My suggestion is that given the dismal record of police investigations, it is time for civil society to launch an independent investigation into these terror crimes and encounters. We need to set up a fund to pay for a top-class investigation agency to independently investigate the crime and collect evidence. This can then be given publicly to the police to take to a conclusion. I say publicly because if the police know that there is real evidence then trying to cover up is not so easy. Criminals must be punished and not rewarded, if we are serious about fighting crime. If crime pays, criminals will flourish. If criminals start paying, crime will end. The law must be respected and applied, no matter who tries to break it.

If we do that, then we would have taken the right steps to change the script. Once the script is changed, the results will be different. It is time for us to wake up and realize that polluting the water in the lake affects all those who live in the lake. Those who sit quietly will not escape the effects of pollution.

The time has come to speak and to act if we want to bequeath a world to our children that they will not curse us for. Stand for justice. Speak for justice. Or sit silently and support the terrorist, the murderer and the oppressor.

The choice is yours. I made mine a long time ago.
Accepting Freedom

Accepting Freedom


Many years ago, I wrote a piece which I posted on my blog called, ‘Same Chairs, Different Bottoms’. Here it is for those who may not have read it. It is necessarily full of Indian (and Hindi) idiom which is not translatable so I apologize to those who don’t understand Hindi in advance. Also you need to know something of the history of India around 1947 when we became free of the British to appreciate the satire. But here goes.

http://yawar-where-are-the-leaders.blogspot.in/2014/01/same-chairs-different-bottoms.html
I was in South Africa in August 2016, just before the Municipal Elections which are a big indicator of the mood of the nation with respect to the party that fought for and got them independence from apartheid, I can’t help but recall sadly our (India’s) own journey down that road. The inability to gain independence of the mind, while we got independence legally from a foreign ruler. It is for this reason that even today in India, a British national has more status, privileges and aura than an Indian, especially an Indian Muslim or Dalit.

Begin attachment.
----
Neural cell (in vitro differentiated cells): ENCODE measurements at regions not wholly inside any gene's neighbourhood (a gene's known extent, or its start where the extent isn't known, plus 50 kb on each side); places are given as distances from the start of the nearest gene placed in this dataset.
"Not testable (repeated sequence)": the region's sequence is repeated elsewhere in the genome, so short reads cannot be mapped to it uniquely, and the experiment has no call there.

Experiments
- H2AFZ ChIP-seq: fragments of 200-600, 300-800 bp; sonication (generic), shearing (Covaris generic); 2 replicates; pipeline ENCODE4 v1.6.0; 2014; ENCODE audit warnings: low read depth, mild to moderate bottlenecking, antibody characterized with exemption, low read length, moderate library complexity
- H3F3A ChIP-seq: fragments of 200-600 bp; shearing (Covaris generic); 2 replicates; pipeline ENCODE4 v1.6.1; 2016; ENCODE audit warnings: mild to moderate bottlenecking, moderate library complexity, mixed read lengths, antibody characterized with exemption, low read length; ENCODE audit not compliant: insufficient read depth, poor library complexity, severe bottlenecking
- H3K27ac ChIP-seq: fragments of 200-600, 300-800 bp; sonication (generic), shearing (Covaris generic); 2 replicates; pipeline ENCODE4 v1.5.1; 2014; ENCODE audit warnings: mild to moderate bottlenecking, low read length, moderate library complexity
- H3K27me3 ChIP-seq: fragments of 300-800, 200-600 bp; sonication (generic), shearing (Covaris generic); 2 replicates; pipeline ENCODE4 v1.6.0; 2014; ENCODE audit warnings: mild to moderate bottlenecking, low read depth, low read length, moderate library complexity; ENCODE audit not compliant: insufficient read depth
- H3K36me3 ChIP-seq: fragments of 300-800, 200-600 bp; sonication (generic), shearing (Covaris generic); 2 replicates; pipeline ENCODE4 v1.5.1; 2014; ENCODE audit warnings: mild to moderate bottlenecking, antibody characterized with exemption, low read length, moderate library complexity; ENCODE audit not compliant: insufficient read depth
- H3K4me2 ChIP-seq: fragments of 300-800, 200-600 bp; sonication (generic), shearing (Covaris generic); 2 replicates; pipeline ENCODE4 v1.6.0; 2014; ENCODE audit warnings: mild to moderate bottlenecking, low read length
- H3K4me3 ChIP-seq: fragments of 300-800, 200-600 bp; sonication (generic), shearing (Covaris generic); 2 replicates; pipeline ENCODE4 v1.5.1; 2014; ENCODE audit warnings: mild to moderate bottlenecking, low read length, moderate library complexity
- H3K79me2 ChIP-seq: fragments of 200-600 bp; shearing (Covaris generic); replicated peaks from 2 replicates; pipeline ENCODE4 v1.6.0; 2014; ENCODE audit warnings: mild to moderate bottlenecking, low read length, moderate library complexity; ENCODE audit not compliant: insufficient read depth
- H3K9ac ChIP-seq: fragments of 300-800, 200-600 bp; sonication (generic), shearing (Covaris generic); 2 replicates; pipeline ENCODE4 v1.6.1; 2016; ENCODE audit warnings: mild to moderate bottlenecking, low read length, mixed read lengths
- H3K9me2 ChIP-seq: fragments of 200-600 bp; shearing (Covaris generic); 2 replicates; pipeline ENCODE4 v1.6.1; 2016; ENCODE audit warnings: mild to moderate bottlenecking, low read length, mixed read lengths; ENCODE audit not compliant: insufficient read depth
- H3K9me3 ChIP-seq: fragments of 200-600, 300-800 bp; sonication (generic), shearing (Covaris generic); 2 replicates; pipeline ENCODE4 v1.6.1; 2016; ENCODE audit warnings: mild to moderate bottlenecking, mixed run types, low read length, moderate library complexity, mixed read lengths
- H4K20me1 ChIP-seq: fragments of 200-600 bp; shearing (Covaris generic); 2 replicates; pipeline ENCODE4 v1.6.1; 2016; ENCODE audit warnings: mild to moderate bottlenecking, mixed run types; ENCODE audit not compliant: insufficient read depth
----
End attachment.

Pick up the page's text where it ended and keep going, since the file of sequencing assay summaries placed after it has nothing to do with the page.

The Indian National Congress which was the party that ‘got us independence’ if I may say so, lasted around forty years before it was ousted. Same evils of the euphoria of hubris that the ANC seems to be suffering from; the apparent belief that independence was the destination instead of the reality, that it was the beginning of the journey, even the race. Bringing a nation out of slavery is easy compared to making it own the responsibility of being free. Freedom is in the mind. Not in the law books. Free people behave differently because they believe that they’re the owners. So they don’t steal from themselves, they don’t abuse privilege, they don’t seek to enrich themselves at the expense of the nation.

That’s why in countries like Sweden you have the Prime Minister riding a bicycle to work and nobody even comments. It’s not a publicity gimmick like our Indian politicians do once in a while. It’s normal. Being PM is like being a teacher or a bus driver. All equally dignified and important. But that’s also because Sweden was never a colony, was never subjugated. But countries which have had oppressive governments for generations like South Africa and India have learnt a different equation with the government. India went from monarchy or monarchies to British colonial rule to democracy. Government was always alien. The few with the power to rule the many. To this day we use the term, Modi’s rule, Congress Raj, Collector’s Peshi (means ‘August Presence’…a Mughal Court term, used today for the District administrator). If you used the term ‘rule’ for Stefan Löfven they’d laugh you out of town. The titular ruler of Sweden, which is a constitutional monarchy is King Carl XVI Gustaf who has been King of Sweden since 1973. He is the 74thKing of Sweden, and also rides a bicycle normally. He’s a ruler like the British Queen, more a tourist attraction than anything else.

Democracy is supposed to be ‘government of the people, for the people, by the people’. At least this is what we were taught in school 45 years ago. But for this to happen, it is the people who must be educated and who must understand the meaning of ownership and exercise it. So whoever may be the political party in parliament, the power always belongs to the people of the nation who give it to a set of leaders to exercise it on their behalf for their (the people’s) benefit. It is the like the driver of a car. The car belongs to the owner. The driver drives it at the pleasure of the owner, as long as the owner employs him, to wherever the owner orders him and then when his day is over, he gets on his own personal transport and goes home. That is the actual meaning of government and ‘ruling’ party in a real democracy. It would never be acceptable for the driver of the car to take it home or to do with it anything at all without the permission of the owner. The driver will never be the owner of the car no matter how long he drives it. He will always be a driver. And be judged and rewarded on the basis of his driving and the care he lavishes on the car to keep it in pristine order. But today whether you look at the drama that’s called US elections or in UK or in the many other countries including India and South Africa you are looking at drivers whose real intentions seem to be to grab the car and dispossess the real owner.